Creatine has anti-inflammatory properties: it tempers inflammation caused by free radicals, at least exercise related inflammation. The results of a study (90) of creatine’s effect on muscle soreness and inflammation “indicate that creatine supplementation reduced cell damage and inflammation after an exhaustive, intense race.” The study used experienced runners performing in a 30-kilometer race. The subjects were broken into two groups, a test/creatine group and a parallel/control group. The first group was given 20 gram of creatine and 15 grams of maltodextrine per day for five days prior to the race, and the control/parallel group was given only the maltodexrine for five days prior to the race. The researchers looked for signs of inflammation and soreness in the muscles (blood was taken looking for: creatine kinase, lactate dehydrogenase, prostaglandin E2, tumor necrosis factor-alpha) in all participants both before and after the 30 Km race. Blood samples were re-taken directly after the race, and at the 24-hour post race mark. The results showed the following: the treatment /creatine group had only a 19% increase in creatine kinase for the treatment/creatine group, vs a 400% increase in creatine kinase for controls; no change in lactate dehydrogenase plasma concentration for treatment/creatine vs. a 43% increase in lactate dehydrogenase in the control group; a 61% increase in prostaglandin E2 for treatment/creatine group vs. a 600% increase in prostaglandin E2 for controls; and a tumor necrosis factor-alpha increase of 34% for treatment/creatine vs. a 200% increase in tumor necrosis factor-alpha for the controls. And, no one in the treatment group reported any side effects.
Preliminary studies (using animals) demonstrated that creatine (either taken by mouth or injected) decreased the inflammatory response in several different models of acute inflammation. This is proving to be true in studies of chronic inflammation as well. Arthritis for instance has been shown to benefit from creatine treatment in animal models/studies (92). And, studies with people are also indicating that these effects help treat post-exertion/exercise related muscle-based inflammation. Creatine has been shown, in two different animal studies, to have favorable effects on the progression of arthritis. Most importantly, regarding inflammation, human trials have shown these effects to translate to exercise; studies have demonstrated that creatine reduced markers of inflammation following an Iron Man style triathlon (90), a thirty-kilometer food race (93), and an aerobic (running) test (94).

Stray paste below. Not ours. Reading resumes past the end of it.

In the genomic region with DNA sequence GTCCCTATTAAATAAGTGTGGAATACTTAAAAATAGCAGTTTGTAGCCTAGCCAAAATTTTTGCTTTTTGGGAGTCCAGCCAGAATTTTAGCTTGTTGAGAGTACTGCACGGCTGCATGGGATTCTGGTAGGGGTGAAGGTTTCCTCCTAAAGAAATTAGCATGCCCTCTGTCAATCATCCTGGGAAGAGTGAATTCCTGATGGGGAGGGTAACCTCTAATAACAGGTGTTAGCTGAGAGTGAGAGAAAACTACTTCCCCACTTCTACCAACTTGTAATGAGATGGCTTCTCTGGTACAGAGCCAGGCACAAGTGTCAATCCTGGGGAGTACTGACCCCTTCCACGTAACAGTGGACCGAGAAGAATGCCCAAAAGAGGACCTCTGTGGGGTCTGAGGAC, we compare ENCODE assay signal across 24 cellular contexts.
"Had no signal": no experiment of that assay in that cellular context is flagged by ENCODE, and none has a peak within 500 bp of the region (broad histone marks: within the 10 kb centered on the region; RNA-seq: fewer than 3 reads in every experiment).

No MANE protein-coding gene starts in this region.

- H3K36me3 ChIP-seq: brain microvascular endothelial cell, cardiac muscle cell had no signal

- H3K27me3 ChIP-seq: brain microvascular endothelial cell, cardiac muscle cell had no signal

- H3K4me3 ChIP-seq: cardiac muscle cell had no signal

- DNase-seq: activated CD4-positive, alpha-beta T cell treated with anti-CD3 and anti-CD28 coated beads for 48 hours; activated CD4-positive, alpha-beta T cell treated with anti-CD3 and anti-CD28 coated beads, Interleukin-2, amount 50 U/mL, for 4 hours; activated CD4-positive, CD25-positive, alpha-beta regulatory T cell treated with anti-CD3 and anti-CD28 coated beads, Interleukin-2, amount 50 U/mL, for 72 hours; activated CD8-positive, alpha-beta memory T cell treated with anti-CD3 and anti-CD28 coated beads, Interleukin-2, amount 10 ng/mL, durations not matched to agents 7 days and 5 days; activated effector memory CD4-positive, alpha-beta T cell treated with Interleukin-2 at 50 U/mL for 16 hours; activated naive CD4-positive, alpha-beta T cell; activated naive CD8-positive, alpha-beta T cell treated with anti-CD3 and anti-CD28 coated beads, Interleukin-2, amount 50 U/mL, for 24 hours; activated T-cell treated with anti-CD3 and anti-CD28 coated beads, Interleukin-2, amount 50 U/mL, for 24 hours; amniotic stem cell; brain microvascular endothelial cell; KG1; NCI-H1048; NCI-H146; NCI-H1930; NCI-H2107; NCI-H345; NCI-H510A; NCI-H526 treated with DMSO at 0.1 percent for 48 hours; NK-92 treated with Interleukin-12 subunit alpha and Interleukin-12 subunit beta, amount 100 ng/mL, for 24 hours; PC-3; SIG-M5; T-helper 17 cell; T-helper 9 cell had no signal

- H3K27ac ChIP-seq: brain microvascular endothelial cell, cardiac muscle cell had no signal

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Creatine can also reduce fatigue and tiredness (23). This is because it can improve energy production within cells while also increasing dopamine levels. Dopamine is both a neurotransmitter and a hormone, depending on where it is found in the body. It is used in the brain to send signals from one cell to another. It is associated with motivation as well as motor control and the release of numerous hormones. Regarding creatine’s role in fatigue reduction, one study of fatigue, testing the use of creatine by athletes taking a cycling test in high heat, found that it did reduce fatigue (58;59). Regarding fatigue and the effects of creatine, a study looking at how creatine impacted dizziness on those suffering from traumatic brain injury, found that while 80% of the control group reported fatigue, only 10% of the test (creatine) group did (23). Regarding dizziness, creatine supplements reduced this by 50% (23). A study on sleep deprivation noted that creatine supplements reduced fatigue while increasing energy levels (24). Creatine helps guard against heat related fatigue during exercise as well as lowering the amount of sweat produced and helping the body to better regulate temperature (60). In one study of male athletes, 21 endurance trained volunteer who were not used to training in high heat and who had not taken creatine for 8 weeks prior to the study, were broken into two groups. Before being given creatine or a placebo/sham the athletes trained for seven days to exhaustion (constant load exercise). They were then broken into two groups. The creatine/test group received 5 grams of creating four times a day, plus 35 grams of carbohydrates, for seven days. The other/control group received 40 grams of carbohydrates four times per day or 160 grams in total, for seven days, the time needed to move the creatine into the muscles. After taking the creatine long enough to get into the muscles the tests were performed again. The findings: the creatine/test groups’ time to exhaustion became significantly longer, and their body mass increased, they also experienced a significant change(lowering) in the body temperature of the creatine/test group as well as a significant decrease in the rate of sweat they produces. The finding was that creatine induced an improvement in the water content of the body, called hyperhydration, which resulted in a more efficient thermoregulatory response. This is the body’s ability to maintain a consistent temperature or to regulate its temperature, even when it is different from the environment, and example is sweating in heat.
This information is for educational and entertainment purposes only. Please consult a qualified medical practitioner before making any dietary or lifestyle changes.
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